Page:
Road racing is expensive compared to “club” level sprint racing.  As we all know, tracks are expensive, the logistics for a club holding an event is MUCH higher, all events tend to be two or three days, and there aren’t many locals who live 10 miles from the track.  So you add in motel, food, travel, fuel, dog in the kennel, etc, etc, costs and it sure adds up.

      This is a very good discussion, and maybe if we all put our heads together we can keep road racing alive.  Have a good one folks,

      Clark Gaynor Sr.

    • #91339
      Clark Gaynor Sr.
      Participant

      Sorry, but I was assuming you run a CIK chassis.  If you’re running a sprint enduro setup, I have no clue.

      Clark Sr.

    • #91337
      Clark Gaynor Sr.
      Participant

      I’d likely go with Red’s or Bridgestone YLC’s..something just a little harder.  Your 206 just doesn’t need any more grip then a hard 7.10. We run BS YLC’s on both of our CIK 206’s.  They work fine, and will easily last a season.

      Yes, enduro’s do run in the rain, but most competitors won’t.  Usually it’s only folks who run CIK chassis classes race in the rain, like your CIK 206, Tag’s and shifters.  Whatever rain tires you currently have will do fine.  We have Bridgestone’s.

      Hope that helps.

      Clark Sr.

    • #90827
      Clark Gaynor Sr.
      Participant

      Anthony, might be worth a call to Freddy.  I don’t know him personally, but he posts on these forums frequently, with a lot of helpful inputs.  I doubt you could go wrong.

      On another note, and since you’re from the East and interested in road racing, here’s a Youtube clip of Summit Point, Shenandoah Circuit from last Sept.  It’s the last few laps of the CIK 206 Sprint race, with my Son chasing me.  The WKC will be having our first event for 2018 on this track on April 21 and 22.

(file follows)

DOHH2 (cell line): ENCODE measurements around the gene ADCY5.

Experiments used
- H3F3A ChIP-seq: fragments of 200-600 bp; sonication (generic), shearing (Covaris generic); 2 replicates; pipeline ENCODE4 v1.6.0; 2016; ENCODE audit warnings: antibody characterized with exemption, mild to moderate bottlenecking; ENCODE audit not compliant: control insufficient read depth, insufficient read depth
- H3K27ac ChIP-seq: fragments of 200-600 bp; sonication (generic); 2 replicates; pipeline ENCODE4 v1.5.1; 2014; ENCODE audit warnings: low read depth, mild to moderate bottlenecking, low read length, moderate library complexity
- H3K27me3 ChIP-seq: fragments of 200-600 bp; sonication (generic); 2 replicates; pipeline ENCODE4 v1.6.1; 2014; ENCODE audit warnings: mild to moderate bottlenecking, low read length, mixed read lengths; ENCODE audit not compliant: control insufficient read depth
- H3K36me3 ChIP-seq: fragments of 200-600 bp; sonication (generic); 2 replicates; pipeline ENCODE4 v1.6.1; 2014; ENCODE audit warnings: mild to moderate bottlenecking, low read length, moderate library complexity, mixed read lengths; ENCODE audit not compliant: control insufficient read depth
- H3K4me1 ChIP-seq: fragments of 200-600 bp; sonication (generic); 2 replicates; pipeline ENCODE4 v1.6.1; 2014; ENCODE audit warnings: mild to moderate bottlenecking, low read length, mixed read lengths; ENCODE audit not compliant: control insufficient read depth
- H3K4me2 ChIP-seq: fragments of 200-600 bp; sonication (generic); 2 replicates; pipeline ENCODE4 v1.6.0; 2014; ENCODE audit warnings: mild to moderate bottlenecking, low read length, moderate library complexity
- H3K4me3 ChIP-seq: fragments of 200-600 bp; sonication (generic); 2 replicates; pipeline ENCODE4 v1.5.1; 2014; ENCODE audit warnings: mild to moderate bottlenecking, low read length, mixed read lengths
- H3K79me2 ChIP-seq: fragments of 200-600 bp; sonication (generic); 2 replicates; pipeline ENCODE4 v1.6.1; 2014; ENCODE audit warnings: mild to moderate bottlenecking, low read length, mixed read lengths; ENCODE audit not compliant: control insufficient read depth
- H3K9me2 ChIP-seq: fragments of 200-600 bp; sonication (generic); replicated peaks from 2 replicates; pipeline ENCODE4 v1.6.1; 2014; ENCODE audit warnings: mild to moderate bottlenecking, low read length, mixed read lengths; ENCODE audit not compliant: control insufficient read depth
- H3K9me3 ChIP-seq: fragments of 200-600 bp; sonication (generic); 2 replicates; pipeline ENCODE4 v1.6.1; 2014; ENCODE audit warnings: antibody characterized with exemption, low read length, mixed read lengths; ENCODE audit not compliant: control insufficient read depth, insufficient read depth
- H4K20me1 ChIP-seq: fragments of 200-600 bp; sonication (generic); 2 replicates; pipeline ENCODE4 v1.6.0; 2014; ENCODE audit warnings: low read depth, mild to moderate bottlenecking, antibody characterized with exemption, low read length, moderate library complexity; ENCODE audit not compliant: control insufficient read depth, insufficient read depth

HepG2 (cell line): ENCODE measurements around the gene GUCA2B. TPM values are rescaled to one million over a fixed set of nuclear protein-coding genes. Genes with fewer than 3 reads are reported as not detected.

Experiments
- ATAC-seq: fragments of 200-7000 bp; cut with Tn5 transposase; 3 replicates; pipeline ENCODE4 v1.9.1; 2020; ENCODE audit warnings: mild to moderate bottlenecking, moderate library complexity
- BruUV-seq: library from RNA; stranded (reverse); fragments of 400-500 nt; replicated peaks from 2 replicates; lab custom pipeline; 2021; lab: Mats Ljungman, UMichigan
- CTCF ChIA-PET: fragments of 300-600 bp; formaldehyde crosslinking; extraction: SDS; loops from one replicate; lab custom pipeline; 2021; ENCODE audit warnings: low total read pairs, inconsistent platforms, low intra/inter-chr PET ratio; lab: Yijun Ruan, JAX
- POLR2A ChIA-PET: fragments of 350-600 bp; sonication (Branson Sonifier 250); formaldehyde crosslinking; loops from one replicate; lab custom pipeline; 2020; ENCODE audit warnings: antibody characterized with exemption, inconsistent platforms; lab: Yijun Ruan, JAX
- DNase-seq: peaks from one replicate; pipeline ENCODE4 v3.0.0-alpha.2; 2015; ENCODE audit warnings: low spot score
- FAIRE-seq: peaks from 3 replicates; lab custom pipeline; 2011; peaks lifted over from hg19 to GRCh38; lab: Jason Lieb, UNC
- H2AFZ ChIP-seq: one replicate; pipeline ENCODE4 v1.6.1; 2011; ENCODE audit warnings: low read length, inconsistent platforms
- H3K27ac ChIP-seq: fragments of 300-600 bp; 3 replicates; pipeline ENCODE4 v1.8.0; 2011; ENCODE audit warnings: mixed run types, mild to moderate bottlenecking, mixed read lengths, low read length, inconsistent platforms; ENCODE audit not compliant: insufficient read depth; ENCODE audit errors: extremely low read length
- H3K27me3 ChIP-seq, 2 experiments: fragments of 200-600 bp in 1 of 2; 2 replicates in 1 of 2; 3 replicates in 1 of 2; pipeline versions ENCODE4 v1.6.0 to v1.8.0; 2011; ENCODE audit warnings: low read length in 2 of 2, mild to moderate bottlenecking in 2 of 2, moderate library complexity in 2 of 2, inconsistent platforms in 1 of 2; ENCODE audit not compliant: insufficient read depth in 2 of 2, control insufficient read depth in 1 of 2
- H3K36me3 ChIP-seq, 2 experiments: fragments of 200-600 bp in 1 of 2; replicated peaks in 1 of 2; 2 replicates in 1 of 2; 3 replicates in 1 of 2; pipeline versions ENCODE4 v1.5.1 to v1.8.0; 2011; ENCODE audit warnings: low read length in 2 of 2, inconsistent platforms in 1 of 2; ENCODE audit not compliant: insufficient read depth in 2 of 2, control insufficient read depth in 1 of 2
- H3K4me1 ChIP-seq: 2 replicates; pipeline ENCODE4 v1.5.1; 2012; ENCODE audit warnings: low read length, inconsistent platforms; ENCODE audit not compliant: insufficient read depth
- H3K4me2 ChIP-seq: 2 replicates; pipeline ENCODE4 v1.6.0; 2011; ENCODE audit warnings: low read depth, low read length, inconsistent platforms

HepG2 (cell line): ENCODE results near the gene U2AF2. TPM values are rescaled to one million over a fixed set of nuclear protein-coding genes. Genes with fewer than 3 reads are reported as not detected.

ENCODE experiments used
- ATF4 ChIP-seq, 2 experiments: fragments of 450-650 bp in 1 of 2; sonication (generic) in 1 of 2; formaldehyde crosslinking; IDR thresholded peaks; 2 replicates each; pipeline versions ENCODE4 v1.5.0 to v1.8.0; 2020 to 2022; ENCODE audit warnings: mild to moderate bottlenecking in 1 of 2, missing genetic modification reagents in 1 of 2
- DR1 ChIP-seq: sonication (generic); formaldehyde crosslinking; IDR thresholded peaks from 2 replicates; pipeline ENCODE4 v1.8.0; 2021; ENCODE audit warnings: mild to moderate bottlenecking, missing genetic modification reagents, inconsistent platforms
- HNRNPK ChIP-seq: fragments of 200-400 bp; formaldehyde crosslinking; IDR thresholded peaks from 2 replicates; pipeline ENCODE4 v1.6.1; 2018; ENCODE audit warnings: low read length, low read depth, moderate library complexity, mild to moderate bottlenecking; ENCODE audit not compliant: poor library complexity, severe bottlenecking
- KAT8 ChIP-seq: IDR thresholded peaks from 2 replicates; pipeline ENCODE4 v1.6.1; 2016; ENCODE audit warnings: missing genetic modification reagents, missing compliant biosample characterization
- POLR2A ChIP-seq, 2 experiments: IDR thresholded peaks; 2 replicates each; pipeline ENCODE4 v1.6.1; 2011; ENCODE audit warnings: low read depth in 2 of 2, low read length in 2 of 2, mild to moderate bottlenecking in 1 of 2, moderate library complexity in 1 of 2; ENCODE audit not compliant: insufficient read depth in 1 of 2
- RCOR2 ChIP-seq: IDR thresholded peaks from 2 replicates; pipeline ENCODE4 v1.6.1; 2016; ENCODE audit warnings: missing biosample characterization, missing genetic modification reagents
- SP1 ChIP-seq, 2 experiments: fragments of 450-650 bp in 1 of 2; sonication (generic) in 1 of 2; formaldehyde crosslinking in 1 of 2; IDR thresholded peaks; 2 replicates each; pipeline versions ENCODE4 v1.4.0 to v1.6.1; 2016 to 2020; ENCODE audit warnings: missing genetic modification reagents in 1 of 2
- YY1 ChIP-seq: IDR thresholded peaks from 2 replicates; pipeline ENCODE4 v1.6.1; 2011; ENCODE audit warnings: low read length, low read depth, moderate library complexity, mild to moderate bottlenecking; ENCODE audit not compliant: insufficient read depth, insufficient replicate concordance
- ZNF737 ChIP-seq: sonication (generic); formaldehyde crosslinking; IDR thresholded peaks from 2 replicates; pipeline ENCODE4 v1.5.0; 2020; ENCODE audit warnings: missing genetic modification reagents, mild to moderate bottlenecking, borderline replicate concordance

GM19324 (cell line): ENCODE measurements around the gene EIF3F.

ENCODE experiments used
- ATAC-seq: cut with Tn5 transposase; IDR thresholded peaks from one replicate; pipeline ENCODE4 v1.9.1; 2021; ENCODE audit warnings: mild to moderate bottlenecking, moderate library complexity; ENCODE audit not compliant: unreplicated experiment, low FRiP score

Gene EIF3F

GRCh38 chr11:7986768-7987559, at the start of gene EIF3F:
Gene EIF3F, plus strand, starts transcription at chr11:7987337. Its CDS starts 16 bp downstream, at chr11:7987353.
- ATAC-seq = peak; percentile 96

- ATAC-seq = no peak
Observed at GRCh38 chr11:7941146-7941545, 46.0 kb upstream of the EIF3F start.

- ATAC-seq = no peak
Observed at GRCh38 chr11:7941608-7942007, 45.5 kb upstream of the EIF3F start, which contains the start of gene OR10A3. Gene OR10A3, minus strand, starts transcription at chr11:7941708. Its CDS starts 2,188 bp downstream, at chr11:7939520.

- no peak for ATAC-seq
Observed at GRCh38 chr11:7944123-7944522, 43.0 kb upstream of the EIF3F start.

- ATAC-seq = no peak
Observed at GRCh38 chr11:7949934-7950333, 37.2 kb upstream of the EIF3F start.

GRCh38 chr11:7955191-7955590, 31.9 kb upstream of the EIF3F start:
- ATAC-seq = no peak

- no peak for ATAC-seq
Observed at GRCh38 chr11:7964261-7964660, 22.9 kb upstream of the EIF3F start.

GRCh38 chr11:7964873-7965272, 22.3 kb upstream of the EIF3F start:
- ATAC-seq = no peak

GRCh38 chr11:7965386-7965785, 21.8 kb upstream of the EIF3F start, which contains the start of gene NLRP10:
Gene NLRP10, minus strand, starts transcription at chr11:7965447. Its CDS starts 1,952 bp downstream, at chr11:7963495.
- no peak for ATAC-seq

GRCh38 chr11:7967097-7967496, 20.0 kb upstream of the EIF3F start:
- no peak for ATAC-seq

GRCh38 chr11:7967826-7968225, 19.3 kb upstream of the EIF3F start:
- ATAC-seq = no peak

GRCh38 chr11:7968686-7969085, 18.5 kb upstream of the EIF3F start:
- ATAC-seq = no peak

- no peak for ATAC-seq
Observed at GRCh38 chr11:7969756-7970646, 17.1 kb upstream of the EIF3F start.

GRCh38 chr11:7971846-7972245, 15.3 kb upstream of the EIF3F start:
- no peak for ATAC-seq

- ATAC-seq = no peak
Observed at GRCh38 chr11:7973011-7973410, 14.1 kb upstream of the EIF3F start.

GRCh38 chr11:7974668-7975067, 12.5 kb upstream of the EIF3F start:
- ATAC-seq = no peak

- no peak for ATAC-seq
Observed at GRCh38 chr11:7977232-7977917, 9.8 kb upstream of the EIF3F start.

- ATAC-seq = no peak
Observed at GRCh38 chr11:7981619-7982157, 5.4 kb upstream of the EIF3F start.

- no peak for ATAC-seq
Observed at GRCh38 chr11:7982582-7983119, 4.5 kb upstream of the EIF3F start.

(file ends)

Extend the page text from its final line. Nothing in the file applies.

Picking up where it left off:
Welcome to CIK 206.  You still have time before Roebling to get all your stuff together.

      Clark.

    • #90783
      Clark Gaynor Sr.
      Participant

      You still need to do some maintenance at home and at the track.  Get a rolling stand.  When you wheel the kart through the pits on hot tires, they will pick up EVERYTHING!!

      You do not NEED a gauge, but they do come in very handy.  Especially the Mychron 5.  Very user friendly with GPS.  Get the cheapest one they have, which will be about 500 I think.  Let Margay install it and be done with it.  But really for you first couple races, you don’t need one.  The folks at the track running the same class will help you out.  Ask what fuel the CIK 206’s are running when you get there.  Ask the racers.  Get what they say.

      Feel free to ask us questions.  Get some Briggs 4T oil, about 3 or 4 quarts.  Change oil each day.  Oil is cheap.  I get mine from Faster Motors, Jim Franz.  Knows his 206 stuff.  Check Fastermotors web site.

      Clark.

    • #90779
      Clark Gaynor Sr.
      Participant

      I just checked the Margay pre owned Ignites.  They have one left with one race on it.  Likely a Dayton kart, for 3495.

      Just sayen’

      Clark.